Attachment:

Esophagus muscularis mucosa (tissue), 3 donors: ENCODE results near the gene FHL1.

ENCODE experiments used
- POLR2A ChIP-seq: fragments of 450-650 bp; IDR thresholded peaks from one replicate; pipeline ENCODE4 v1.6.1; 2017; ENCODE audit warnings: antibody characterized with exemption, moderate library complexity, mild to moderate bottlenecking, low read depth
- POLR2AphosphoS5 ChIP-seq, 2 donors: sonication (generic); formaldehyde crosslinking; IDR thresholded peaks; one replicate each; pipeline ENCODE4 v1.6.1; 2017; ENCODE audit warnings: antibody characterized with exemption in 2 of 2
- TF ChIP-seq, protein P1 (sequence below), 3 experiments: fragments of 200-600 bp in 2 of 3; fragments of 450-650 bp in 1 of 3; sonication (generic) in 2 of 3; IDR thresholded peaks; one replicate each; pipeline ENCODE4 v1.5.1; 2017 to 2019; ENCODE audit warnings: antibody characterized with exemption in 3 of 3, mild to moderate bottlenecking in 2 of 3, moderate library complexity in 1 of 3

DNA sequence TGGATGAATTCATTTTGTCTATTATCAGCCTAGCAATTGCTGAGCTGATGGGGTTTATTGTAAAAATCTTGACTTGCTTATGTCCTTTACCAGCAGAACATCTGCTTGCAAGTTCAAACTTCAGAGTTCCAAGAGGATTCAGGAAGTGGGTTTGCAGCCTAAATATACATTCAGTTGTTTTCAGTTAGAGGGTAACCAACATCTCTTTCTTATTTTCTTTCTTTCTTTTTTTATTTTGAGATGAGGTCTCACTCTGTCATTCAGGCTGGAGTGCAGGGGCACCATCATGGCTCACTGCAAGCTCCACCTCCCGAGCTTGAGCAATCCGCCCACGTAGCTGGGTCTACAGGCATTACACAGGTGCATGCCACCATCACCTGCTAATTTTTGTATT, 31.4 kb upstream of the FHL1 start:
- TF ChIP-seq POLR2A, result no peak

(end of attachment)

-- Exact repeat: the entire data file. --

Esophagus muscularis mucosa (tissue), 3 donors: ENCODE results near the gene FHL1.

ENCODE experiments used
- POLR2A ChIP-seq: fragments of 450-650 bp; IDR thresholded peaks from one replicate; pipeline ENCODE4 v1.6.1; 2017; ENCODE audit warnings: antibody characterized with exemption, moderate library complexity, mild to moderate bottlenecking, low read depth
- POLR2AphosphoS5 ChIP-seq, 2 donors: sonication (generic); formaldehyde crosslinking; IDR thresholded peaks; one replicate each; pipeline ENCODE4 v1.6.1; 2017; ENCODE audit warnings: antibody characterized with exemption in 2 of 2
- TF ChIP-seq, protein P1 (sequence below), 3 experiments: fragments of 200-600 bp in 2 of 3; fragments of 450-650 bp in 1 of 3; sonication (generic) in 2 of 3; IDR thresholded peaks; one replicate each; pipeline ENCODE4 v1.5.1; 2017 to 2019; ENCODE audit warnings: antibody characterized with exemption in 3 of 3, mild to moderate bottlenecking in 2 of 3, moderate library complexity in 1 of 3

DNA sequence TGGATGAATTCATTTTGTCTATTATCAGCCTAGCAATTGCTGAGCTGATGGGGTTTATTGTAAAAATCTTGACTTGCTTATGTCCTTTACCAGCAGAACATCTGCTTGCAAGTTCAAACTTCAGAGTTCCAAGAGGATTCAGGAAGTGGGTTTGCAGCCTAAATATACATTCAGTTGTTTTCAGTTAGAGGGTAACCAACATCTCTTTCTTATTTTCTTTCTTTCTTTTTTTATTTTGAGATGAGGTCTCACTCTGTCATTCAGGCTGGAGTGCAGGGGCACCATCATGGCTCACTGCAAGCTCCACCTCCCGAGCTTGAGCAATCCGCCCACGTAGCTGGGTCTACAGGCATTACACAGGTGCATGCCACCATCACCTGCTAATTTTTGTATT, 31.4 kb upstream of the FHL1 start:
- TF ChIP-seq POLR2A, result no peak